Particularly notable is the consensus on enhancing Australia’s long-standing, close and broad bilateral relationship with Israel, and particularly the benefits to be derived from cooperation and exchange on innovation, hi-tech, agriculture and other areas. Furthermore, not only did both parties agree on the need to lend support to promoting a two-state Israeli-Palestinian peace outcome, but more importantly, made it clear they understand that the only way to progress that goal is through direct, bilateral negotiations between the parties. And both agree that the antisemitic boycott, divestment and sanctions (BDS) movement against Israel is not only destructive to peace hopes, but beyond the pale morally.
Similarly, the constructive commitments of both parties to Australian multiculturalism are sincere and thoughtful – while readers can evaluate the specifics of their respective plans to enhance its benefits and address concerns.
Also, AIJAC welcomes the fact that past disagreements about Section 18C of Racial Discrimination Act no longer divide the major parties. Despite much furore over this issue in recent years, and much misrepresentation of what 18C has meant in practice, there is now a bipartisan consensus that carefully formulated and finessed legislation to limit the most blatant and destructive forms of racial vilification and incitement are appropriate in our multicultural society, in the interests of promoting communal harmony and cohesion without having further limited our bedrock commitment to freedom of speech.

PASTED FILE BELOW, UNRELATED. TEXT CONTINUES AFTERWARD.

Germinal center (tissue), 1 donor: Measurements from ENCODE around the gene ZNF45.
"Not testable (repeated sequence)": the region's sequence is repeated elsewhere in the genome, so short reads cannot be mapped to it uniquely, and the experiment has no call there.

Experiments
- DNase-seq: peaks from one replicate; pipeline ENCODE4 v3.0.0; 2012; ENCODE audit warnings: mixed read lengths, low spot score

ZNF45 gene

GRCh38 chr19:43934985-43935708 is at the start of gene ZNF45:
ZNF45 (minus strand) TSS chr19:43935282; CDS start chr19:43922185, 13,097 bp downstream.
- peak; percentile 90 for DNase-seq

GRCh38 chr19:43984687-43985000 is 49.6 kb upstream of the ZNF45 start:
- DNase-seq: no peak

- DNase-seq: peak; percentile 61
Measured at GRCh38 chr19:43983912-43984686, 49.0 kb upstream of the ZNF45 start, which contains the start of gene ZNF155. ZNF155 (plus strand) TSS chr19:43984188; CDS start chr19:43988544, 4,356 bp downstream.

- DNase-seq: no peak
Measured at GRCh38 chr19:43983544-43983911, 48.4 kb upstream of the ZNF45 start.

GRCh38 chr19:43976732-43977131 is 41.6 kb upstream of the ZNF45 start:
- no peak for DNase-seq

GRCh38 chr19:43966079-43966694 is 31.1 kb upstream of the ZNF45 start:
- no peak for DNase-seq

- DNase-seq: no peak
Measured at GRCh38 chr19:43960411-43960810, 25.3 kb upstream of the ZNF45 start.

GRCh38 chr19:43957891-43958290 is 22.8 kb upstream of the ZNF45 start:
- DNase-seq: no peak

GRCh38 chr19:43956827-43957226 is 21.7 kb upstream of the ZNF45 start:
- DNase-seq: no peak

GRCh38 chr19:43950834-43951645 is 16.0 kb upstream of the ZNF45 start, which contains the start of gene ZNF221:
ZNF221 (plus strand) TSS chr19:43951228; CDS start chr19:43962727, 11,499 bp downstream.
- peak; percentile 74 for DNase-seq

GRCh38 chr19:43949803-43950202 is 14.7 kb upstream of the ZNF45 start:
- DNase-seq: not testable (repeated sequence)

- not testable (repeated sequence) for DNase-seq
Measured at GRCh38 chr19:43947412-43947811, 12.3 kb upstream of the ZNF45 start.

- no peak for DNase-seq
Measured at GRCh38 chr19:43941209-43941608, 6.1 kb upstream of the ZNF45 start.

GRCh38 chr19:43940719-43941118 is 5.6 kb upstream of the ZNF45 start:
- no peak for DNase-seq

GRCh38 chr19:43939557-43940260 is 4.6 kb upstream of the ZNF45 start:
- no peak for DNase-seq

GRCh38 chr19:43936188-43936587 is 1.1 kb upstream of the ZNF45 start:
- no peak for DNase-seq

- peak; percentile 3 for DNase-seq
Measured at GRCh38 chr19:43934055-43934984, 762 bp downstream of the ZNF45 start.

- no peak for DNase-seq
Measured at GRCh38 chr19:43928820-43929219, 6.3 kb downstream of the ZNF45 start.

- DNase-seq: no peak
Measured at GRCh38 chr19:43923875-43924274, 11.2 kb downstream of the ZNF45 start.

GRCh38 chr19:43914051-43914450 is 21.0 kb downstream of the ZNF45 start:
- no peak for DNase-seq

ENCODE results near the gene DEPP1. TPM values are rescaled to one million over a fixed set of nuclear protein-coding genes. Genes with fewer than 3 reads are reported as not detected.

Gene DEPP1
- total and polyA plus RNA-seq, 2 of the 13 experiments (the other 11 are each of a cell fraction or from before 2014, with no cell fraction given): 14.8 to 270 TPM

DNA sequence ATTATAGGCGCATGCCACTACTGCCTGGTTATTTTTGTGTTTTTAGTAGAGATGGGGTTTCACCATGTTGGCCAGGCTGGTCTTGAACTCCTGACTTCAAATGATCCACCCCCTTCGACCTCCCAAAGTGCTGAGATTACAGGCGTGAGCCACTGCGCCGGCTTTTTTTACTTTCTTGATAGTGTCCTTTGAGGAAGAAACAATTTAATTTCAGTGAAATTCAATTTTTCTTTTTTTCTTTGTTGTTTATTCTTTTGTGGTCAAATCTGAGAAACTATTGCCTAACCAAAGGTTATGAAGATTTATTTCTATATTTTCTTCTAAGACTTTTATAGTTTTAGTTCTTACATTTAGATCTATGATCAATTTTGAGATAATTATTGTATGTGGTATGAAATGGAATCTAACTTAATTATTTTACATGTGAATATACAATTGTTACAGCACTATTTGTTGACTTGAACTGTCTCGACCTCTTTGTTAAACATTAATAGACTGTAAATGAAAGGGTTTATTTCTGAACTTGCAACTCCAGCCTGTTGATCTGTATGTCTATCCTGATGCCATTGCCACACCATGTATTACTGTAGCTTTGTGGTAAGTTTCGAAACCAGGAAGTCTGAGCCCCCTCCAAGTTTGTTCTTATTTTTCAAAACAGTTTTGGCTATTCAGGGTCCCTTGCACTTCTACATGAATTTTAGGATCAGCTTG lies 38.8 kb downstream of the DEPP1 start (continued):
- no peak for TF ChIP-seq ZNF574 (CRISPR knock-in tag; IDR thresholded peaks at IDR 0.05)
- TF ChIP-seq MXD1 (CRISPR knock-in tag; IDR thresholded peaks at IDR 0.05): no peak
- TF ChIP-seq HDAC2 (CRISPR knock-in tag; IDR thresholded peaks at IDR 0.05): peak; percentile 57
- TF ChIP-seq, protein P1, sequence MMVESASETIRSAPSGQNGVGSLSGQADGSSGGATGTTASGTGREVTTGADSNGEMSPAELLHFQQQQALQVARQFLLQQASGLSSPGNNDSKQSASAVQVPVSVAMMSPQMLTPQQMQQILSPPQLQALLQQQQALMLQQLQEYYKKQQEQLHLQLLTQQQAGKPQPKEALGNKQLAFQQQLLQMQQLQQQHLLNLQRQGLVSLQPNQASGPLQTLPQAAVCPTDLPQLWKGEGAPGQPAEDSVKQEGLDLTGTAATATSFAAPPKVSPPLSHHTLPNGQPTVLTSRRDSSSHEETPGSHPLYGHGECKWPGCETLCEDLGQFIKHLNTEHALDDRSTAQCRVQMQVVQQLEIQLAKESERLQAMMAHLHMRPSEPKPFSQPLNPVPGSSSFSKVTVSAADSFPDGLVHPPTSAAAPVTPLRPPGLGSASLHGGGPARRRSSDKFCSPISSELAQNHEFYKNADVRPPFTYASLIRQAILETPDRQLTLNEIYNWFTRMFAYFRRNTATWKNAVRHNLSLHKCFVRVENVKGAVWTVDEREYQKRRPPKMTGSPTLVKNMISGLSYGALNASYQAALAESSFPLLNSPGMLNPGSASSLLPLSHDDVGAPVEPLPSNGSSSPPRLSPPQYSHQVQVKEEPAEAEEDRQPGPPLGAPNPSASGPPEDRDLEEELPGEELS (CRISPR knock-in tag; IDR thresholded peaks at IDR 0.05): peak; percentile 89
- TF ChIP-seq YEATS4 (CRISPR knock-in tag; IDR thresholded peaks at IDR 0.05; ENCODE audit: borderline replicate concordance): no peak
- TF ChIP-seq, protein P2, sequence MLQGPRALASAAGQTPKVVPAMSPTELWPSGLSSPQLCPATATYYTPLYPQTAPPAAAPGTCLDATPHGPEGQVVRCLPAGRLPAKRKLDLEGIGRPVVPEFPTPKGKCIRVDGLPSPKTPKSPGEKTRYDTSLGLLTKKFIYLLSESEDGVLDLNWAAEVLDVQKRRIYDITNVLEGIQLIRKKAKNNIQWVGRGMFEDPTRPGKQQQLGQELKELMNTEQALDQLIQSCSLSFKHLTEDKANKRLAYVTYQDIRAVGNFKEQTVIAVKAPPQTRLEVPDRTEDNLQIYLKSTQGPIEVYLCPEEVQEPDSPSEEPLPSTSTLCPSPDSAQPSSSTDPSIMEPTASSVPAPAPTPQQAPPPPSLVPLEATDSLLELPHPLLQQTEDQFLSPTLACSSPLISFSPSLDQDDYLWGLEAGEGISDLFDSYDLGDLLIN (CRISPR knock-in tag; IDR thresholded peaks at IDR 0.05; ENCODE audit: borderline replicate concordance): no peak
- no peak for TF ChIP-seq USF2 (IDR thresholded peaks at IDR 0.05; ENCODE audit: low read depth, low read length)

Furthermore, the Jewish community can be pleased that both parties, as part of their broader plans, are pledging to maintain and even extend support for the community’s well-justified special needs with regard to communal security and education funding arrangements.
Revealingly, extensive answers from both parties are centred on the issue of terrorism, which both rightfully take extremely seriously – and address with considerable concern and perceptiveness. The differences are real, but more about nuance than fundamental substance.
Other areas where marginal but important differences can be detected in the answers (and record in government) include UN voting, how to deal with continuing Iranian bad behaviour in the wake of the, in our view, highly problematic nuclear deal, and the obligations and performance of the ABC and SBS. It is somewhat disappointing that neither party seems prepared to look at restoring something akin to the Independent Complaints Review Panel that once existed for the ABC, and are prepared to let both networks essentially police themselves – something they are demonstrably performing inadequately in recent times.
Summing up, what their responses indicate is that both Jewish and non-Jewish Australians can feel satisfied that they are being offered a choice between two reasoned, professional and responsible policy and governmental alternatives.
However, as in other comparable countries, the challenges from emerging once-fringe populist parties raises the possibility that they could hold the post-election balance of power – given the double dissolution poll, and despite the changes to Senate voting rules. This reality casts a shadow on the prospect that either of the main, responsible parties will hold a clear majority in the lower house and adequate leverage in the Senate to have the opportunity to provide the stable and effective government Australia sorely needs and deserves.